The Center for Disease Control has published guidelines for prevention of surgical site infections that address topical and nondrug antiseptic measures (eg, bathing, sealants, irrigation, prophylaxis for prosthetic devices).

Source: Prevention of Surgical Infections

The antibiotics destroy not only the bad bacteria in the gut but also the good bacteria. Therefore I feel it is important to reestablish the good gut bacteria after surgery by using Probiotics. I ran across an article this morning that discusses the relationship of gut bacteria and weight gain.

While it has long been known that low dose antibiotics cause weight gain in animals, the mechanism by which they do this has been a mystery. Researchers are now beginning to zero in on the effect and their work may even shed light on the human obesity epidemic. Animals, like humans, have numerous bacterial species living in their gut. Believe it or not, there are more bacterial cells in our body than human cells. Of course, bacterial cells are much smaller than human cells. But their effect on our health may not be small.

Some varieties of bacteria are more likely to cause the body’s immune system to swing into action, but usually different bacteria keep each other’s multiplication rate in check by competing for the same food supply. But if the bacterial balance is upset because an antibiotic reduces the numbers of one species more than others, an inflammatory response can occur. Such a response is linked with making our cells less sensitive to insulin. “Insulin resistance” means that glucose is less likely to be taken up by cells, and since it is the cell’s main source of energy, they crave an increased intake. This translates to a boost in appetite as the body strives to meet cellular needs.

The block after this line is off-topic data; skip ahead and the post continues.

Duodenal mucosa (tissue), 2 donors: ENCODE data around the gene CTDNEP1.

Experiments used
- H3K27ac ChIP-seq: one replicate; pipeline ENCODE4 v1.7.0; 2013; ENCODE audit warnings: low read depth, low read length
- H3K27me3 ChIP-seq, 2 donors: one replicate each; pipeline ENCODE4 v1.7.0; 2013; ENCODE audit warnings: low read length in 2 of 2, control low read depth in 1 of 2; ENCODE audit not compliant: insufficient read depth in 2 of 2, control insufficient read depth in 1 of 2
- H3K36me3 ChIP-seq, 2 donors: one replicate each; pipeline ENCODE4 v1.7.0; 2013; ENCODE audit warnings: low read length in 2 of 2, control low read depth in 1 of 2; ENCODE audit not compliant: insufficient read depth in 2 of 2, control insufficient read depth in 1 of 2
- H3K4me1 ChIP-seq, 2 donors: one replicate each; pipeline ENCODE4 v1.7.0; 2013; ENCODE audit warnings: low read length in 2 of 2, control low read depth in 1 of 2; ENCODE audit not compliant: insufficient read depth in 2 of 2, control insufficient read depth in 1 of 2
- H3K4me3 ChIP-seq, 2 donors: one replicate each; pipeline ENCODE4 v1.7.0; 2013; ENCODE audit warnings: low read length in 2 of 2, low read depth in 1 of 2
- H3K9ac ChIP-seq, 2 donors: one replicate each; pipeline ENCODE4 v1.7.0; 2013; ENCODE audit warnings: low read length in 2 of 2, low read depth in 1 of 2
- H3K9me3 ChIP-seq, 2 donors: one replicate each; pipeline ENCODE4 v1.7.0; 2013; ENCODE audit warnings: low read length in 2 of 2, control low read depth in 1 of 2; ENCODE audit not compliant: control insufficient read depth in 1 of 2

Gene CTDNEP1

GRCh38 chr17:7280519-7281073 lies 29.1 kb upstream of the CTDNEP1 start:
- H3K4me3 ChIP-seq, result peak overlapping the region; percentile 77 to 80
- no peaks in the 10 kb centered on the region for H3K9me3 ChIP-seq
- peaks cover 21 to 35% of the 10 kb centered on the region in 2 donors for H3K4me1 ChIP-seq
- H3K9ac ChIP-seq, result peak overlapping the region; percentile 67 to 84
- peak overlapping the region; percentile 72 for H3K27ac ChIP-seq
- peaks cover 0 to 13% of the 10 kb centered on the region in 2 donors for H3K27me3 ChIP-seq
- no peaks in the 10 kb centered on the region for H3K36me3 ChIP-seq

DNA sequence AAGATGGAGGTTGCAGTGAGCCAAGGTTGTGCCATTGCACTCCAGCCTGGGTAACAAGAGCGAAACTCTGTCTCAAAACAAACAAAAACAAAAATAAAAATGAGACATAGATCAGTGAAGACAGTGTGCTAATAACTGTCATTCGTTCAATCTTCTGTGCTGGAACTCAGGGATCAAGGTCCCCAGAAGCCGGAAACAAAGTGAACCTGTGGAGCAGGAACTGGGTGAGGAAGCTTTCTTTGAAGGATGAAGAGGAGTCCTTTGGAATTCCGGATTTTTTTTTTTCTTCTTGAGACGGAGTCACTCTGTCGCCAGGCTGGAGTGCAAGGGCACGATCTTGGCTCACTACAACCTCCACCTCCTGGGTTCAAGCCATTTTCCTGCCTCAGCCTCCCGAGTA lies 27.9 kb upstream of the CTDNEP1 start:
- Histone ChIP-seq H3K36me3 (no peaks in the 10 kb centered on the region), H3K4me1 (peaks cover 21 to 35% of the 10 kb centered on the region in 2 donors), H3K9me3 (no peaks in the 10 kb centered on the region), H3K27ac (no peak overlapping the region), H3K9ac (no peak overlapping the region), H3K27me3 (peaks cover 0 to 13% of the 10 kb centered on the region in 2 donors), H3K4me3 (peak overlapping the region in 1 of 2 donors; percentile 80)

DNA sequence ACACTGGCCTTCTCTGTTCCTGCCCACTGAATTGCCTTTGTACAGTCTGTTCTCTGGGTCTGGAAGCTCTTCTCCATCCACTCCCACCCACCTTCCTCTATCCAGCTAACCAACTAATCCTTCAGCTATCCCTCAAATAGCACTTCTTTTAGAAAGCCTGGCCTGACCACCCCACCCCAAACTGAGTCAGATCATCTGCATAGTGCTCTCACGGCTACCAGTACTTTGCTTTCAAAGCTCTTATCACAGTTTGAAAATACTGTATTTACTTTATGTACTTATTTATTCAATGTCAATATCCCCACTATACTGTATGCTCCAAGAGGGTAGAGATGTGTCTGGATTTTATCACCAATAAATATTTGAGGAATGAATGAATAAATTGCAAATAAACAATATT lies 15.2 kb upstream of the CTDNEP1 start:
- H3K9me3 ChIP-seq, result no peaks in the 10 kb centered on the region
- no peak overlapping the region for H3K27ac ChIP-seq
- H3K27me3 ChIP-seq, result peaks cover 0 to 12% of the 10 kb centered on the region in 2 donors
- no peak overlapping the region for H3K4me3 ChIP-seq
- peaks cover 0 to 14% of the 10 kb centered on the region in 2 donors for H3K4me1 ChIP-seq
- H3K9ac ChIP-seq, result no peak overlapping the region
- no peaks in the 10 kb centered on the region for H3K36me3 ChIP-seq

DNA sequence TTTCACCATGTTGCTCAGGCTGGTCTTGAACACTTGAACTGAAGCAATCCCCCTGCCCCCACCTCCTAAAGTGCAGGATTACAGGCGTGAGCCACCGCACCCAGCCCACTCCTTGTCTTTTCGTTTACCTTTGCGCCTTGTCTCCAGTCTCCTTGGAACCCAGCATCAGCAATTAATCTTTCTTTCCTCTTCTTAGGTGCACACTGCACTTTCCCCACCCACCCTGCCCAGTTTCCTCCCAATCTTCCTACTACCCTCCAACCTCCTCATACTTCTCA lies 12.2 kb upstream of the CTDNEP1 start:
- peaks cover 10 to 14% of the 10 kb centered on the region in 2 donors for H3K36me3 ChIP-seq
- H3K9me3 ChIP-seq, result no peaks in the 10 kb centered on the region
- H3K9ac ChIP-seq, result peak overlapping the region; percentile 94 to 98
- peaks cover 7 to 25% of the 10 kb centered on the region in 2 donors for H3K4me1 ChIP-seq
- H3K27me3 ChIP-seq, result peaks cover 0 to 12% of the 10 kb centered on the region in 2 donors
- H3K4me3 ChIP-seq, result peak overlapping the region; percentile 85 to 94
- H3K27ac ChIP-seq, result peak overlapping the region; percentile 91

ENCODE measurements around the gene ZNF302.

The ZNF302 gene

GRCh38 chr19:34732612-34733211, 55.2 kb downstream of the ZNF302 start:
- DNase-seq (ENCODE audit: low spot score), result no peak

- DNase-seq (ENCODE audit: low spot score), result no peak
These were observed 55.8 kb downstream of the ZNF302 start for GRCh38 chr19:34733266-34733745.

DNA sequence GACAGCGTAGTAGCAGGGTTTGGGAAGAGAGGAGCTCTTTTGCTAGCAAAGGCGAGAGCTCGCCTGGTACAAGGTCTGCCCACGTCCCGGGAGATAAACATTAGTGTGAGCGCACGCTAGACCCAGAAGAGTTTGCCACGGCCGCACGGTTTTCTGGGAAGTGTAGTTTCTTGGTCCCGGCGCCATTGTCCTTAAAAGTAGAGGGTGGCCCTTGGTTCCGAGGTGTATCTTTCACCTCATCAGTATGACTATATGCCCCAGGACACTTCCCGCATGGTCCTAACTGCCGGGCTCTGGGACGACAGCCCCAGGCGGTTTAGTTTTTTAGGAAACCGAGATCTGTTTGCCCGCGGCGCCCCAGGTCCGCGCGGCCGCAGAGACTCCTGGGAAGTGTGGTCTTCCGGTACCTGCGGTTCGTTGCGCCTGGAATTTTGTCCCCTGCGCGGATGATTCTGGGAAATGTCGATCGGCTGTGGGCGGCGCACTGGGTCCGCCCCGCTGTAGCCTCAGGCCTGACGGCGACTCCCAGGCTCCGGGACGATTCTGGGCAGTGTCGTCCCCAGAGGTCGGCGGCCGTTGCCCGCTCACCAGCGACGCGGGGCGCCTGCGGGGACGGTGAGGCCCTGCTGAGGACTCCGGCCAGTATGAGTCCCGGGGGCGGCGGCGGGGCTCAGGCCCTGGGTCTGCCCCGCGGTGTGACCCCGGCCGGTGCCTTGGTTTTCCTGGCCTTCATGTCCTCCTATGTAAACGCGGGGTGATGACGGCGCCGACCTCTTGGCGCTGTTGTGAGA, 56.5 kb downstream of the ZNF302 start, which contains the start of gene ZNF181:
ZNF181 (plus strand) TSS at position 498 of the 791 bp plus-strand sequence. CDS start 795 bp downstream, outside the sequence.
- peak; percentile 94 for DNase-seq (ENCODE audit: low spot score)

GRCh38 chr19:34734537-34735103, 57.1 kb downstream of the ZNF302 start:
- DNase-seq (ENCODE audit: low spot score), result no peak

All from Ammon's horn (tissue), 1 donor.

What all of this suggests is that some species of bugs in our intestine may contribute to weight gain more than others, and that these may become more prevalent when competitors are reduced by antibiotics. Of course, other factors may also play a role in altering the bacterial flora. The chlorination of drinking Water as well as improved sanitation may influence both the type and the number of microbes that reside in our gut. Who knows, perhaps all that emphasis on getting rid of germs may be affecting our waistline.